Albert Edwards, London-based strategist of Société Générale, has always been a firm favourite among Investment Postcards’ readers. His latest research report appeared earlier this week and saw him remaining firmly in the bearish camp.


Edwards’s “Global Strategy” report is subtitled “Money makes the world go round down” and argues that monetary stimulus will have only a limited impact in reviving the global economy. “Massive quantitative easing (QE) around the world has undoubtedly melted the clots of some of the most clogged arteries of the global financial system. That has made things less worse, which is not the same as better,” said Andrews.

Edwards highlights that debt aversion is causing bank lending and the money supply to slump (outside of China) and he has difficulty to see a self-sustaining recovery taking hold in this environment. Testimony to his argument is a massive monetary shrinkage in the US in the last few weeks. “The bank lending data are even worse than the money-supply data. US bank lending is contracting at an unprecedented annualized pace (our data go back 35 years and this is a record contraction both for the three-month period shown in the chart below and over a six-month period),” said Andrews.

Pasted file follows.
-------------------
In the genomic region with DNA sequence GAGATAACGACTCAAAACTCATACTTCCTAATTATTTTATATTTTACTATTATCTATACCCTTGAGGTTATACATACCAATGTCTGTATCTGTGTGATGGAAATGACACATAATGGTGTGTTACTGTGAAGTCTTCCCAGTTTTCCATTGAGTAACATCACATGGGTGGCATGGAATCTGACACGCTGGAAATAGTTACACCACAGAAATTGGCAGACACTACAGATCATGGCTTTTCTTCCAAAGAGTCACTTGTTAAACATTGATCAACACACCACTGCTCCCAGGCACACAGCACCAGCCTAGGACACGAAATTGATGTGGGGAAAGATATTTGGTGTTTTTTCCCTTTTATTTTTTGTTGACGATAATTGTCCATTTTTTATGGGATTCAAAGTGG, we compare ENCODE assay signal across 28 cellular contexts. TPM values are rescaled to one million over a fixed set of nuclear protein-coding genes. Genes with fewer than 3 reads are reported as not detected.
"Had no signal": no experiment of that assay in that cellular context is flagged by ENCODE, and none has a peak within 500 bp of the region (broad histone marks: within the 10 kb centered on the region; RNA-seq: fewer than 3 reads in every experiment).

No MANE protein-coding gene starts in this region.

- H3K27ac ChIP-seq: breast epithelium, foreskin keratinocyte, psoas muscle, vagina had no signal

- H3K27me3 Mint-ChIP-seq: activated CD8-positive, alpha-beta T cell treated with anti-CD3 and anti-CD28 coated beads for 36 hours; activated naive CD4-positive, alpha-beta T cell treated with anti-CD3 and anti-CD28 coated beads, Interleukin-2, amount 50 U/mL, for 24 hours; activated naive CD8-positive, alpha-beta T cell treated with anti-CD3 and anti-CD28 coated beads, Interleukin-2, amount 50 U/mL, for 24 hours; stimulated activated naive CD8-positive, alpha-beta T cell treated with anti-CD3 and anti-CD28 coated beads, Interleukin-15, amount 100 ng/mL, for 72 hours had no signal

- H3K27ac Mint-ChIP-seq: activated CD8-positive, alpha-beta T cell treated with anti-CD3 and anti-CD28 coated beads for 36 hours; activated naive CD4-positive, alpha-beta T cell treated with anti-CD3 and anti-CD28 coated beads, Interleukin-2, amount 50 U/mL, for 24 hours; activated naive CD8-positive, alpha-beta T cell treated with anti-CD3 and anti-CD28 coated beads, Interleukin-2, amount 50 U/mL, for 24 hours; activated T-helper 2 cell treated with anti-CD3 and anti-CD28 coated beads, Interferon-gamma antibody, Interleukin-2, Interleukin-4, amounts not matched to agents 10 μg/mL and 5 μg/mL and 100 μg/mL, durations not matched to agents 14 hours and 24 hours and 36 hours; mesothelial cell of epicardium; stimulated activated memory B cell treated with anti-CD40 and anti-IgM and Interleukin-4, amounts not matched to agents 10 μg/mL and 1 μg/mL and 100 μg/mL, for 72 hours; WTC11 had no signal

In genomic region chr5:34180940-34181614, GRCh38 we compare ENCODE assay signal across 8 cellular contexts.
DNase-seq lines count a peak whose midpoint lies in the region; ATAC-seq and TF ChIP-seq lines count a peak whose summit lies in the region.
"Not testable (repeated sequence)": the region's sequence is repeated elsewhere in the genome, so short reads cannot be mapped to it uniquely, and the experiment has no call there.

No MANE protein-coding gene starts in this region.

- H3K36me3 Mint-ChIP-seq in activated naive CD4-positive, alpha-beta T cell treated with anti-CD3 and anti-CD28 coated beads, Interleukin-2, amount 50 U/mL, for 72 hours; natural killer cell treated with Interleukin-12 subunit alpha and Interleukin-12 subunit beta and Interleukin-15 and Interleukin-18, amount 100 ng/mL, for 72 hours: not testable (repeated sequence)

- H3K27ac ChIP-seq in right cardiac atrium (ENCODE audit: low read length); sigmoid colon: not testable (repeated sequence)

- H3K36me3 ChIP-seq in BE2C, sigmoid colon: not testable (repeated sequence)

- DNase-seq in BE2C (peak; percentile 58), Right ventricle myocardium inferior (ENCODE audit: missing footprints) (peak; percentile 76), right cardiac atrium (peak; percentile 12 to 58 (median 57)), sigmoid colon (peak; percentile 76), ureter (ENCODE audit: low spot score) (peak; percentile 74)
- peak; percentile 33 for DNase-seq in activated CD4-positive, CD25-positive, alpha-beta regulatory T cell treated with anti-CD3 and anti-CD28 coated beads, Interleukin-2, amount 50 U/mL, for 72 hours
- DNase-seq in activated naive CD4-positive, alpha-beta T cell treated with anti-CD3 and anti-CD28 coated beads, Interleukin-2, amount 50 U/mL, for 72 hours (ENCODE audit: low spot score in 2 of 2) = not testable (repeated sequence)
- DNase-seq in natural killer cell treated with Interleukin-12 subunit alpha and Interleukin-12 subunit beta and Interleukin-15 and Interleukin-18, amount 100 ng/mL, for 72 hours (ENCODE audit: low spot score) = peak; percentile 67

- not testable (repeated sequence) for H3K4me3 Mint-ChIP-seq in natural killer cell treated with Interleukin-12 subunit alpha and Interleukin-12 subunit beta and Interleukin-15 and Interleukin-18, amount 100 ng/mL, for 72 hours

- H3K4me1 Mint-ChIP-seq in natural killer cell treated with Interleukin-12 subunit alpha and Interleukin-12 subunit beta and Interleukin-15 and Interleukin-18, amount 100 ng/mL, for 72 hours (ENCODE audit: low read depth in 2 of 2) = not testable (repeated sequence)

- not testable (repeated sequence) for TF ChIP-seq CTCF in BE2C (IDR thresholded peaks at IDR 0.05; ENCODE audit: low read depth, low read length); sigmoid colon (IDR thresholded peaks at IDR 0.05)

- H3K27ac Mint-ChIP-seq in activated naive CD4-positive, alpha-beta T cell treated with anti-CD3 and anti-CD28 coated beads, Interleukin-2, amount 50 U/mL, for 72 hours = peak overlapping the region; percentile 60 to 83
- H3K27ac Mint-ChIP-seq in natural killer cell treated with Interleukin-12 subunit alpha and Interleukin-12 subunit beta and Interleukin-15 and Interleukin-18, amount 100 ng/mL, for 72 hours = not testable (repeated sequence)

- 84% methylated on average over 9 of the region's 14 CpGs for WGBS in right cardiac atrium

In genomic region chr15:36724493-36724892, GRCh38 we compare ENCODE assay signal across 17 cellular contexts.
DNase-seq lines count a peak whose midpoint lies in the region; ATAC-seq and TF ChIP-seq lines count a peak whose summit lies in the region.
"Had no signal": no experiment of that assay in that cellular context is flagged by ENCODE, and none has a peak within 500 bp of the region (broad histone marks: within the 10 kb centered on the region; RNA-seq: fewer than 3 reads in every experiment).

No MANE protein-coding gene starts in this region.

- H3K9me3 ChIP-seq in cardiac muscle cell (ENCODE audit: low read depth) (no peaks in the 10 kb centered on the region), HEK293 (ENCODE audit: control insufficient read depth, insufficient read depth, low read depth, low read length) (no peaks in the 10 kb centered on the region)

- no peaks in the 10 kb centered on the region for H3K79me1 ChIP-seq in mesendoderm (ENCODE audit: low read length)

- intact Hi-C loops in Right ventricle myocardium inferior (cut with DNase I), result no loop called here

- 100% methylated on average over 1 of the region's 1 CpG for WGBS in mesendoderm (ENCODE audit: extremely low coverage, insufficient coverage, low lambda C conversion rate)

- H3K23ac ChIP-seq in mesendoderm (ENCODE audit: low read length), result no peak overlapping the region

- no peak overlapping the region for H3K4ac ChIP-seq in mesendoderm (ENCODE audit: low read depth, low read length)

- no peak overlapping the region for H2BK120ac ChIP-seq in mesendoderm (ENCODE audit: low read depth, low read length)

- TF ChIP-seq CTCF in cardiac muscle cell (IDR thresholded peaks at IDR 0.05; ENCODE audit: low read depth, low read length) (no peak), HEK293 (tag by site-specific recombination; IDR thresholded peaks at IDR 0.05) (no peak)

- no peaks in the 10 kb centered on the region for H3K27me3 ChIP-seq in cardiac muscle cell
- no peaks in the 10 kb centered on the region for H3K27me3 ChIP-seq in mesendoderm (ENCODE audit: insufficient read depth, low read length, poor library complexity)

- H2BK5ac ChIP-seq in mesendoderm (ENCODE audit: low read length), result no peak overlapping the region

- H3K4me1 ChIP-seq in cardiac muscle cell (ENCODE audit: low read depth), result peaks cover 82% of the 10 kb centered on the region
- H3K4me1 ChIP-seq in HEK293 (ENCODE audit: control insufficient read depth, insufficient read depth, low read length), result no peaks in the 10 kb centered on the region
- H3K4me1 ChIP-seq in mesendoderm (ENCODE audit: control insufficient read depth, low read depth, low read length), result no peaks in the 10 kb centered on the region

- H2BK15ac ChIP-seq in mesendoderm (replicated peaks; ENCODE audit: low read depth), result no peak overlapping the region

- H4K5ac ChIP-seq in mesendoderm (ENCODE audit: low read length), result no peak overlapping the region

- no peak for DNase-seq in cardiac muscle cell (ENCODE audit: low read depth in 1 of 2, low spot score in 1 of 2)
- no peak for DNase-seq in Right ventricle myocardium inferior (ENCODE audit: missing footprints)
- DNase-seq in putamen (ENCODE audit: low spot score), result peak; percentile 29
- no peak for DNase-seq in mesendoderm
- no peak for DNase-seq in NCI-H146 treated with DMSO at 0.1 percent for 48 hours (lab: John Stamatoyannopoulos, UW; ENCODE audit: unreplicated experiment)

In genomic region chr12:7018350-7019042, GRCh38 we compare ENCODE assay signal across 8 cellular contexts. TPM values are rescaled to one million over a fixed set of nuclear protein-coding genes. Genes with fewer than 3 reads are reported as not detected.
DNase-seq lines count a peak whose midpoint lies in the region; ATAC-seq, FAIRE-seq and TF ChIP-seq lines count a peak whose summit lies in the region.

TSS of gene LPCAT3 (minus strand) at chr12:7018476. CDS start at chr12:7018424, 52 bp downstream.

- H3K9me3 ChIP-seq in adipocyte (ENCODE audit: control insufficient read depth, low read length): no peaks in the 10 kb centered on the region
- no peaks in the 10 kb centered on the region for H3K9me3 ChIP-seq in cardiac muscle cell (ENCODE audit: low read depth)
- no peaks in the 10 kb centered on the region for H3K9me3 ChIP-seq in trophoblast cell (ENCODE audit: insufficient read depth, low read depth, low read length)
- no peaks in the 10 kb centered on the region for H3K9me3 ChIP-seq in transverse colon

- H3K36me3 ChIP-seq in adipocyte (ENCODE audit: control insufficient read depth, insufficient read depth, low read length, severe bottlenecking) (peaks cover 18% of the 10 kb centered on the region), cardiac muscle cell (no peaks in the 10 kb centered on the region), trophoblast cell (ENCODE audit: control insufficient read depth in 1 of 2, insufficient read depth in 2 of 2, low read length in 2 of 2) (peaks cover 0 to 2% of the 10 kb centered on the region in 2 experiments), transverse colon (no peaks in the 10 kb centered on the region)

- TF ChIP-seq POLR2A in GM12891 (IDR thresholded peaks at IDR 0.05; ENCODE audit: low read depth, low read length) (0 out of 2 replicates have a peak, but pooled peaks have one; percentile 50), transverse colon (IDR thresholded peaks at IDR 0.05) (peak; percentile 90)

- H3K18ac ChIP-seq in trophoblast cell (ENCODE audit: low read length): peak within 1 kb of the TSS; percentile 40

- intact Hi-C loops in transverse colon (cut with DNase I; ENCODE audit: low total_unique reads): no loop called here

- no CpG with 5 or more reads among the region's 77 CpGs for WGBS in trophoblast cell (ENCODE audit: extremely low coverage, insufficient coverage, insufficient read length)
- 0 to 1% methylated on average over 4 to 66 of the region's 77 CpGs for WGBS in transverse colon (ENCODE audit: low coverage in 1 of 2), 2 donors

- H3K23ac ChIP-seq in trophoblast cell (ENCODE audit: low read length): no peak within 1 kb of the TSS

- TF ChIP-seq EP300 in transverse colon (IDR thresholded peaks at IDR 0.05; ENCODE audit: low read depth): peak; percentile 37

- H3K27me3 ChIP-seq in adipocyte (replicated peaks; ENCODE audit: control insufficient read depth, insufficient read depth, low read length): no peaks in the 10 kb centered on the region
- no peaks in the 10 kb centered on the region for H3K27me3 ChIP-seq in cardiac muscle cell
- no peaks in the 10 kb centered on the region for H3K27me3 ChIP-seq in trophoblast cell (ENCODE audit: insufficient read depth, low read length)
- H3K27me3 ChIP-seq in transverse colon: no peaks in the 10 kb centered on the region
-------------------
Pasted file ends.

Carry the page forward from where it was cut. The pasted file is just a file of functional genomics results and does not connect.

Andrews concludes that the global crunch is not receding, but intensifying, stating that the unwinding of the “grotesque debt excesses” of the last decade has only just begun. “As Japan experienced before, it is deleveraging that is the problem and retrenchment takes many years, rendering the economy extremely vulnerable to rapid relapses back into recession when any reverse or pause in extreme stimulus occurs.”

Source: Albert Edwards, Societe Generale, September 17, 2009.

Did you enjoy this post? If so, click here to subscribe to updates to Investment Postcards from Cape Town by e-mail.